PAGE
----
If you have been experiencing pain in a specific part of your body that has been confirmed as repetitive strain injury, you are probably coping with a range of emotions including sadness, confusion and anger. Not only that, but your doctor might have signed you off work if you are unable to carry out the function of your role due to ongoing pain.
At this point, you are probably trying to seek answers for why this injury has been caused, and what you can do from this point onwards. This blog post will go some way to helping you on your way, although there are other resources on-line that you might find helpful.
What is repetitive strain injury?
Repetitive strain injury, or RSI, is a condition that can begin and progress following the repetitive use of certain parts of the body. There are a whole host of reasons that someone could end up with RSI, but in some cases it can occur through the expected responsibilities and functions of a job. It is worth noting that there are many strains of RSI, but all of them have some effect on nerves, tendons and muscles.
What causes RSI?
Workplace environments can often be responsible for the onset or the worsening of RSI symptoms, as there are actions done within the role that can be done day in and day out. Some of the common causes include: computer users who develop bad posture through stooping or leaning, hand-held vibrating equipment, working in areas of low temperature, and carrying heavy items.
RSI and your finances
If you believe that your own case of RSI has been caused by your working environment, you could be able to claim compensation for your injuries. As your case is severe enough for you to be signed off work, you may be able to seek a higher amount from your employer. It is your legal and civil right to claim compensation, and it could help you to cover the costs needed for ongoing medical care, as well as being out of work. If you cannot afford to put in a claim without getting into debt, no win no fee could be an option. A solicitor will be able to help you to pursue your claim with professional assistance, as many people could struggle to do it by themselves.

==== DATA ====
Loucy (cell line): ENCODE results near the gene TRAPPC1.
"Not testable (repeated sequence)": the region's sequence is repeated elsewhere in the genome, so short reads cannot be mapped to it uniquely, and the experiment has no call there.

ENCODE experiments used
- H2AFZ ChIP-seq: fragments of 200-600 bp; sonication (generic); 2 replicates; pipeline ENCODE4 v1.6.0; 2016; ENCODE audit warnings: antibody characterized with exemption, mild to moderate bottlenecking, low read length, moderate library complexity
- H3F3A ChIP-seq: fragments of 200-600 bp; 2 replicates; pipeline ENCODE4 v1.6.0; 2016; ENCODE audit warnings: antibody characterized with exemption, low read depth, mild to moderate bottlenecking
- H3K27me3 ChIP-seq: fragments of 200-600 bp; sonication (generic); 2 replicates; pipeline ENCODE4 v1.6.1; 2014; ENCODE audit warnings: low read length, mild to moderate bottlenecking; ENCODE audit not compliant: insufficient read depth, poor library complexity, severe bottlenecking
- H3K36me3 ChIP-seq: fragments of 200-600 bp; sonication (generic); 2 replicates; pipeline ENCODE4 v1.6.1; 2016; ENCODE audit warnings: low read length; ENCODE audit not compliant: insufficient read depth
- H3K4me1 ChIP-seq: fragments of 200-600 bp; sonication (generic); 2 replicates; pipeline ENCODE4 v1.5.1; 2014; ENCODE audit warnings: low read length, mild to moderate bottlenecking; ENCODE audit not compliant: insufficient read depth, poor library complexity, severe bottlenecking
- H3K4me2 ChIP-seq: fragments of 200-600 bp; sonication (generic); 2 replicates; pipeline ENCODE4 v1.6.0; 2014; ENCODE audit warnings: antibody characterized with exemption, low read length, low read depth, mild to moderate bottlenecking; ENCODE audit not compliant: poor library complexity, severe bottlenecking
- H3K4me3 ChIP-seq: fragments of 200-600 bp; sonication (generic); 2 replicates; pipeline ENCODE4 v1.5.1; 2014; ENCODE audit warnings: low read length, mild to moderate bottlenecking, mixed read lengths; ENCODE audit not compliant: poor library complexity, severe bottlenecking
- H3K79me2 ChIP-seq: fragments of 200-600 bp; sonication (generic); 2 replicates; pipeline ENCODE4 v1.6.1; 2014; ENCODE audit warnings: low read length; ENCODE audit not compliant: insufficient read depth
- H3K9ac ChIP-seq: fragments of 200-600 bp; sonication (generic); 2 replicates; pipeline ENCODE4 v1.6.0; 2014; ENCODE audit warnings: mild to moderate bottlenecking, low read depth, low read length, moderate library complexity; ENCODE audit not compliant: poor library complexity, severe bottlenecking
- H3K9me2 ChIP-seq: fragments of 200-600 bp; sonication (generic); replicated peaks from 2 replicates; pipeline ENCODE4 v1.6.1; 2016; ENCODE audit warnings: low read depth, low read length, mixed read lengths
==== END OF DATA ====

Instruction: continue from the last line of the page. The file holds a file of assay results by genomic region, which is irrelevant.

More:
Once compensation has been awarded, you could choose to get private medical treatment if you think that this will be beneficial to your recovery, or simply stay on a programme that you don’t need to pay for. In the long term, working through pain can cause further damage, and more chronic conditions can mean a longer recovery. Therefore you must listen to your body. Upon returning to work, the contributing factors to the RSI should be eradicated by your employer; you should also think about a gradual return to work if you are concerned about further issues.